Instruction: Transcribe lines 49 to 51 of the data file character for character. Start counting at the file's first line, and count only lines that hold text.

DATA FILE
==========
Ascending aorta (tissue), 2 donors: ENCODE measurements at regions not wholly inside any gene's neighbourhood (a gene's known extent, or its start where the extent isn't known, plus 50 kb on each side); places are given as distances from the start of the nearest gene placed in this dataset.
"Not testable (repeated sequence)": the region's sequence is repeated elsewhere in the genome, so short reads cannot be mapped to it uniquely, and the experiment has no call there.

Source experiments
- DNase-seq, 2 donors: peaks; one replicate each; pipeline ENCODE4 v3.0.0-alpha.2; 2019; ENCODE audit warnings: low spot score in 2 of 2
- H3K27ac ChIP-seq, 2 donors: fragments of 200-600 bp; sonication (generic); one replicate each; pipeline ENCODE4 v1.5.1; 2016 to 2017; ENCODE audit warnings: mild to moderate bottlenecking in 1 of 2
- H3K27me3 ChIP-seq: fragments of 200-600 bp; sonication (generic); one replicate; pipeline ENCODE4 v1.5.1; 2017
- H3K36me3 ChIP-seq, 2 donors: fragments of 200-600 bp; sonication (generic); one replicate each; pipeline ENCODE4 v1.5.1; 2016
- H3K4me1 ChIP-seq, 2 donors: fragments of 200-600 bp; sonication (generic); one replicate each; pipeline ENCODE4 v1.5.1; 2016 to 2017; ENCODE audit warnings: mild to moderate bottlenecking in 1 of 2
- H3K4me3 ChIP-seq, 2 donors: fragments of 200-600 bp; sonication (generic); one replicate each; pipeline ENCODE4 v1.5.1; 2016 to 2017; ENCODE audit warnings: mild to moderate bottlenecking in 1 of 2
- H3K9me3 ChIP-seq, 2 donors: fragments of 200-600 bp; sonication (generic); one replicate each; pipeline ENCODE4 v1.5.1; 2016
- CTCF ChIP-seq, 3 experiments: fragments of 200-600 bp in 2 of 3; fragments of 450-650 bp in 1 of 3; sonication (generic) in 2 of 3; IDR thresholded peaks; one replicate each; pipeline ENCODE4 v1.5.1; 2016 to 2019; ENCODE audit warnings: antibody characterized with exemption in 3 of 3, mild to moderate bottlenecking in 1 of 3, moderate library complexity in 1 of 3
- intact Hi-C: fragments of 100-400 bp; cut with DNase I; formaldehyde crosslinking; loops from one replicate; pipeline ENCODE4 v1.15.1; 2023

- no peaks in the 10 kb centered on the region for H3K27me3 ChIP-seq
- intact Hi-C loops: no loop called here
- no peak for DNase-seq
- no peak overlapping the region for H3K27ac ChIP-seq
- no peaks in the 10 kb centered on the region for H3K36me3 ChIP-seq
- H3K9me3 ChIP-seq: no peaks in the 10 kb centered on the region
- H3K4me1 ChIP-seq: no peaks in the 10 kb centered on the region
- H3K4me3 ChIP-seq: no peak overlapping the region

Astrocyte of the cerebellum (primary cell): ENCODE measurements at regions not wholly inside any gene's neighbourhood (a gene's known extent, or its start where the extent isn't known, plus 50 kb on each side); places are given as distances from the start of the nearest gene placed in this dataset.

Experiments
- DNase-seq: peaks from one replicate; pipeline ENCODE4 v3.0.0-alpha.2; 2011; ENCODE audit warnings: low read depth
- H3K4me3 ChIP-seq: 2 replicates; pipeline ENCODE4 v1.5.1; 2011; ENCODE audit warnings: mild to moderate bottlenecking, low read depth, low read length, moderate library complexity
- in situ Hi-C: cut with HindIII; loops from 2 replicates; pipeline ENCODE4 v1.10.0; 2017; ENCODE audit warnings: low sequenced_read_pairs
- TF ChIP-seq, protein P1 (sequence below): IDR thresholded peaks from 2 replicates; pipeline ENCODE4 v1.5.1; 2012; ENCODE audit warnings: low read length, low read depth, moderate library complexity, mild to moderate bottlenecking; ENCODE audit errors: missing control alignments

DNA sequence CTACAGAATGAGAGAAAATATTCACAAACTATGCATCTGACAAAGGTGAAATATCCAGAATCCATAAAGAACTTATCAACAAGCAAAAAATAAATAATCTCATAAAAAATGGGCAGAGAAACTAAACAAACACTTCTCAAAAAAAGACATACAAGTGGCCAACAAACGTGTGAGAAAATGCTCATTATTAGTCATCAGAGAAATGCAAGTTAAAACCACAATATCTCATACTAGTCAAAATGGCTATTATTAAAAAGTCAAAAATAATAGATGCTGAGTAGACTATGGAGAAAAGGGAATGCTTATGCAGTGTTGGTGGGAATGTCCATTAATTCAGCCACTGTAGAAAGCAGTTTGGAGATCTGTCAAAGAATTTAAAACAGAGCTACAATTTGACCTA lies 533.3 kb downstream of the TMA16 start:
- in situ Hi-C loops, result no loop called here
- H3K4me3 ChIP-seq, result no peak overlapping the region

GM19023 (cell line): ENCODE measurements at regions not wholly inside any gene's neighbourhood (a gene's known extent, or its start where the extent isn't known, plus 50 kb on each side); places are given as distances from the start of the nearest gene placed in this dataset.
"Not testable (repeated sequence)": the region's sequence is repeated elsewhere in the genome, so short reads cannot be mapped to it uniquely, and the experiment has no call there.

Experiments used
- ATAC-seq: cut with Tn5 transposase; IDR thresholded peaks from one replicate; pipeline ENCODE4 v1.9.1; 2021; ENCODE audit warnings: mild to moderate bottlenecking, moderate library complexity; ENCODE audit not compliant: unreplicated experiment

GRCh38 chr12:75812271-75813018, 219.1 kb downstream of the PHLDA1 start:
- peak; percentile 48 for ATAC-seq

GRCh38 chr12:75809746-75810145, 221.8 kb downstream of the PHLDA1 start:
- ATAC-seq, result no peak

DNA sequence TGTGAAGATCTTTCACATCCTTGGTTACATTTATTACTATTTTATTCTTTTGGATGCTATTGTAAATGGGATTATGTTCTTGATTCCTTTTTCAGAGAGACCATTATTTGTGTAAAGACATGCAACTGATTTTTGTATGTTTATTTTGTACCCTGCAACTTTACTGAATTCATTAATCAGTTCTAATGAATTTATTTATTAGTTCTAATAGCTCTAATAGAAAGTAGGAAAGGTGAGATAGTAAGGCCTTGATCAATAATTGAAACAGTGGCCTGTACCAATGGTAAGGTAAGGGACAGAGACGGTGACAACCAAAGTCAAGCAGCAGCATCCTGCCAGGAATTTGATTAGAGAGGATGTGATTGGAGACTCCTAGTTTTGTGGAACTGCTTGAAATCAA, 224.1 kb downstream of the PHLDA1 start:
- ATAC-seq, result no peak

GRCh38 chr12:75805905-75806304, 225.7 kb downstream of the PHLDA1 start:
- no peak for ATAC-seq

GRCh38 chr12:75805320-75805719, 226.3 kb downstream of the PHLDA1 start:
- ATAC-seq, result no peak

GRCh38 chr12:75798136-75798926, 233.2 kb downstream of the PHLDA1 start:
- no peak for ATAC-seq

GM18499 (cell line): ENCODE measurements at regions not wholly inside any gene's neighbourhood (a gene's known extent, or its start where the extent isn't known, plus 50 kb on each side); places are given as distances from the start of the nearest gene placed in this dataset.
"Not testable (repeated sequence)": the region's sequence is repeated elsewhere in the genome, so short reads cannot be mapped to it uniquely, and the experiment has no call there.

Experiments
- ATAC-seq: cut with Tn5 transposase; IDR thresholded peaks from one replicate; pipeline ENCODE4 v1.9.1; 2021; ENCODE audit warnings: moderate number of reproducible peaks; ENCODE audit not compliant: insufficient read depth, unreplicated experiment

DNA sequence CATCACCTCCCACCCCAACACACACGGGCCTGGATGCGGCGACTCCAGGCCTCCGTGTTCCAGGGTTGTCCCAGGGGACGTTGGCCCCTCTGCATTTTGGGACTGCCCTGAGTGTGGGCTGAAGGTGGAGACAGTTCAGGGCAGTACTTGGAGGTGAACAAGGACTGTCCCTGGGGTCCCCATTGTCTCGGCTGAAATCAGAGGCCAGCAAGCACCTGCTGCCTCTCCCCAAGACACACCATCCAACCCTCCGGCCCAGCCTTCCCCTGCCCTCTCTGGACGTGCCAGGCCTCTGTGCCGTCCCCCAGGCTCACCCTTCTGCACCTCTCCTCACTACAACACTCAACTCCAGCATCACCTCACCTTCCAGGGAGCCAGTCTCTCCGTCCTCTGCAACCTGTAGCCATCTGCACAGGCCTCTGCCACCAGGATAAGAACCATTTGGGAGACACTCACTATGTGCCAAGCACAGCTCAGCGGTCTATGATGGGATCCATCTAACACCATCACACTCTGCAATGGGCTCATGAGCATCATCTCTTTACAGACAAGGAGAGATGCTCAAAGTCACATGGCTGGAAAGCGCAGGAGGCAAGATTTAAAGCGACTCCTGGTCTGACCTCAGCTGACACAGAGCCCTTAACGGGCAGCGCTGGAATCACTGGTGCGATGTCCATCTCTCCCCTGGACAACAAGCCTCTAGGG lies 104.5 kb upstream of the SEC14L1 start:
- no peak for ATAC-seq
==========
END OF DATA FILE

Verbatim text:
- ATAC-seq: cut with Tn5 transposase; IDR thresholded peaks from one replicate; pipeline ENCODE4 v1.9.1; 2021; ENCODE audit warnings: moderate number of reproducible peaks; ENCODE audit not compliant: insufficient read depth, unreplicated experiment

DNA sequence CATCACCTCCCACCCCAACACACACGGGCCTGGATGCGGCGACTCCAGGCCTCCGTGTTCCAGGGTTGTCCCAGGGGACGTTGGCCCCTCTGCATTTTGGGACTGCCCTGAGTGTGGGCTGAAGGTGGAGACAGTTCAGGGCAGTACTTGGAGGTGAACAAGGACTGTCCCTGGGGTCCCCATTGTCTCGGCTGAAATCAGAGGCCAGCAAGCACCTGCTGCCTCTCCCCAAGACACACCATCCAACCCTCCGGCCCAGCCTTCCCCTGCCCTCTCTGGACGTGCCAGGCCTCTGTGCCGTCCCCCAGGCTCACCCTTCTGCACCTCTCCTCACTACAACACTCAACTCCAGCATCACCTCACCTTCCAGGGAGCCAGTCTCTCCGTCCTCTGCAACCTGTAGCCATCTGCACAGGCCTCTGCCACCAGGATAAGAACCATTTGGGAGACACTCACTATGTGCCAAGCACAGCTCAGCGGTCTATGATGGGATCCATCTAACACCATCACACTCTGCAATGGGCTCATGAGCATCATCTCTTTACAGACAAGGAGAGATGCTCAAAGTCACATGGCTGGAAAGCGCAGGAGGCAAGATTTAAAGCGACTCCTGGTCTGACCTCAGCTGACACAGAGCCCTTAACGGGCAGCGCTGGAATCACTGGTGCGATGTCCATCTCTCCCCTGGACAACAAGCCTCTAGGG lies 104.5 kb upstream of the SEC14L1 start:
- no peak for ATAC-seq